Recent activity on the real estate arena indicates the vivacity of en bloc fever in Singapore is not about to simmer. Last weekend began with talk of Nim Gardens planning to sell en bloc.
According to Business Times, owners of Nim Gardens have even formed a collective sales committee (CSC). This freehold property is on 71 Nim Road in District 28, and it is in close proximity to Bishan Park as well as the Institute of Mental Health.
At Dover Crescent, 24yr old Dover Parkview condominium is in the same position. Its owners are determined to sell it collectively and are set to form a CSC soon.
The property is on a 99yr lease. As Tuesday arrived, another set of willing sellers was unveiled – the owners of Fortune Park condominium, a freehold property located next to Kovan MRT.
They appointed Huttons Asia as their marketing agent and set 28th October for their next extraordinary general meeting (EGM). They highlighted their two main agendas as approval of the collective sales agreement and method of apportionment of the property sales proceeds.
According to Hutton Asia’s head of investment sales, Terence Lian, impromptu meetings soon began, with property owners discussing whether to call for a formal EGM with a view to forming a CSC.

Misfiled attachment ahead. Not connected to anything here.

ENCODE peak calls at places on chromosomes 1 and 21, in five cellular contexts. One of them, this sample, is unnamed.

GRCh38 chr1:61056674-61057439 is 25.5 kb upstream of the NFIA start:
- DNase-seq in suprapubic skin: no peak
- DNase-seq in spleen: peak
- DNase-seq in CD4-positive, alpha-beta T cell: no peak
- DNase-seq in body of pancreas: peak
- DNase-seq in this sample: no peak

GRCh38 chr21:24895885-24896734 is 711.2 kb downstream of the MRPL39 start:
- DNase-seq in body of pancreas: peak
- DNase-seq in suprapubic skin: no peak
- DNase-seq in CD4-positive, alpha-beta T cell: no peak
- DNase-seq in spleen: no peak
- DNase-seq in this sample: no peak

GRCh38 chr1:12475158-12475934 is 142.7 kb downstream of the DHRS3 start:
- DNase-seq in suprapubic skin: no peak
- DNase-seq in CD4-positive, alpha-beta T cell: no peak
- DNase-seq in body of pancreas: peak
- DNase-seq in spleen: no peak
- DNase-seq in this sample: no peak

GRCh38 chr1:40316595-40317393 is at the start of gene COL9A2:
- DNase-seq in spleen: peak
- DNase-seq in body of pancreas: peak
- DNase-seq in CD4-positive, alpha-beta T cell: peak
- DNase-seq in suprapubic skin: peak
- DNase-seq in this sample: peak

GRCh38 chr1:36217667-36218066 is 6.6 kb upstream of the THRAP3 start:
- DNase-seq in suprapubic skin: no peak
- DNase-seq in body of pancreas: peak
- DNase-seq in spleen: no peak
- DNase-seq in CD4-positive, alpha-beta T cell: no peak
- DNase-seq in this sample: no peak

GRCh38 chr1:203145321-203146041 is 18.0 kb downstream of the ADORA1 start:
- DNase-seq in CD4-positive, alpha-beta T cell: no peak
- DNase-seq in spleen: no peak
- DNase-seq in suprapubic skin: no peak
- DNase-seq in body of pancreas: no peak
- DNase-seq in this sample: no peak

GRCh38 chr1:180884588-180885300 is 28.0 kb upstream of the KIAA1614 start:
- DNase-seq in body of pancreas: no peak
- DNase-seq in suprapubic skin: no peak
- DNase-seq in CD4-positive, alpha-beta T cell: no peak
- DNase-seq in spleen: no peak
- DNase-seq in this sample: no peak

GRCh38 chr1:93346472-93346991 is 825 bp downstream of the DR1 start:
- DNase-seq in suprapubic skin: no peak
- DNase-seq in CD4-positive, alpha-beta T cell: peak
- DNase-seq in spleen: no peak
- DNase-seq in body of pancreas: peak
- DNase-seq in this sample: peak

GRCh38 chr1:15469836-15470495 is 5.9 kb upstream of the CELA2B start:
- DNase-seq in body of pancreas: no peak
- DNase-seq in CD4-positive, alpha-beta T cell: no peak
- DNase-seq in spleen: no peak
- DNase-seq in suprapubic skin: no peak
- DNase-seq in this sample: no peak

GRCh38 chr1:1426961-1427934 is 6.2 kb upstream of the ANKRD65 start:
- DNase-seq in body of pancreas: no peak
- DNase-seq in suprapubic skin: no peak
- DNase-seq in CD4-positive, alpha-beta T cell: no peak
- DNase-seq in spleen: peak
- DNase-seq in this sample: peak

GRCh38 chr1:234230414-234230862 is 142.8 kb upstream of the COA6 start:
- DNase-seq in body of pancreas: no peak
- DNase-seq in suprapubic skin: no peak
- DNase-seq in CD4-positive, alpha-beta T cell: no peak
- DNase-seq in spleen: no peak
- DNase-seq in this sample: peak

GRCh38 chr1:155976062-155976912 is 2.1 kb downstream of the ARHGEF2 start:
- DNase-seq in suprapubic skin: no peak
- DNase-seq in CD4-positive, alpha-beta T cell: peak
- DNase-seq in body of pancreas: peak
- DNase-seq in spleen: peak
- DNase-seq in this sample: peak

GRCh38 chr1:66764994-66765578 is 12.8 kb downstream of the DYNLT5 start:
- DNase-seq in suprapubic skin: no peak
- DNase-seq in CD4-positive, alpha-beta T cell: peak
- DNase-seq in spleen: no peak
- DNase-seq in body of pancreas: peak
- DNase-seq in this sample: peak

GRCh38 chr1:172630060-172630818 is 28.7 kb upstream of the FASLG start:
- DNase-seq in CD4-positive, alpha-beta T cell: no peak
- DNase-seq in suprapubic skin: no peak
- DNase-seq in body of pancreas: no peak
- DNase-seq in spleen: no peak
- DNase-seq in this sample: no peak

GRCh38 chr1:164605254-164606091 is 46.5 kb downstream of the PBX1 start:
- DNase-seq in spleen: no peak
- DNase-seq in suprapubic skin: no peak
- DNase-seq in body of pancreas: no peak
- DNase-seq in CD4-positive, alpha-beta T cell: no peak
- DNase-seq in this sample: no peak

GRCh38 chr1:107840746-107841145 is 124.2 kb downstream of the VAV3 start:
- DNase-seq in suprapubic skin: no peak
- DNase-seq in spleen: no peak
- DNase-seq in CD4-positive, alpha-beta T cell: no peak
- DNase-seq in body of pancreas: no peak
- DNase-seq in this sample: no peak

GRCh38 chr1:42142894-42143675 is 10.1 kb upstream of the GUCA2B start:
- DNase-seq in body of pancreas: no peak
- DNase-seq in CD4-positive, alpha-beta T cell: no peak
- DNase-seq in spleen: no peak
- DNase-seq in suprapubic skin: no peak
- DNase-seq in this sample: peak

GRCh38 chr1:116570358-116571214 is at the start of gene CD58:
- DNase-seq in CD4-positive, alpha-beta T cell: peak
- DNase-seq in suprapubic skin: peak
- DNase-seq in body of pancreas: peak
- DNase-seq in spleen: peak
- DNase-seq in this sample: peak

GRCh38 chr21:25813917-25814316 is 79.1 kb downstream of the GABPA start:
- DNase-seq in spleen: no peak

Lian cautions that forming sales committees, as many property owners seem to be doing in the hype, does not guarantee a successful sale. He says the asking price has to be right to capture developers’ interest.
It has not been a smooth ride for owners of Nim Gardens. There was particularly disagreement on their CSC’s terms of reference. A resident disclosed that one point of contention was how much power the owners should cede to the committee, as far as making decisions on their behalf was concerned.
Apparently, another EGM will have to be convened to sort out that issue, which means the appointment of lawyers and consultant is still pending.
Another potential hurdle emanates from the law, as explained by another resident. Initially, in 1982, the Nim Gardens site that measures 23,197 sq. m was given approval for the development of condominiums.
However, in 1994, the same area was designated as property for landed housing. The contradictory nature of the kind of buildings a developer can put up on the site has made potential bidders cautious.
The 1982 approval allowed development of high-rise buildings, but the 1994 development restricts the developer to the present property height.
So, a buyer has now no room to increase the gross floor area. Not surprisingly, only one out of the five property consultancy firms the property owners approached was prepared to consider the idea of taking up the job.
Currently, there are 124 units at Nim Gardens – 106 apartments on 1,850 square feet, as well as 18 maisonettes, covering areas between 2,100 and 2,400 square feet each.
The only way a developer would manage to pay a price attractive to the property owners would be if the plan was to build smaller units of the height of the existing buildings. Unfortunately, the development would not correspond to the official plot ratio.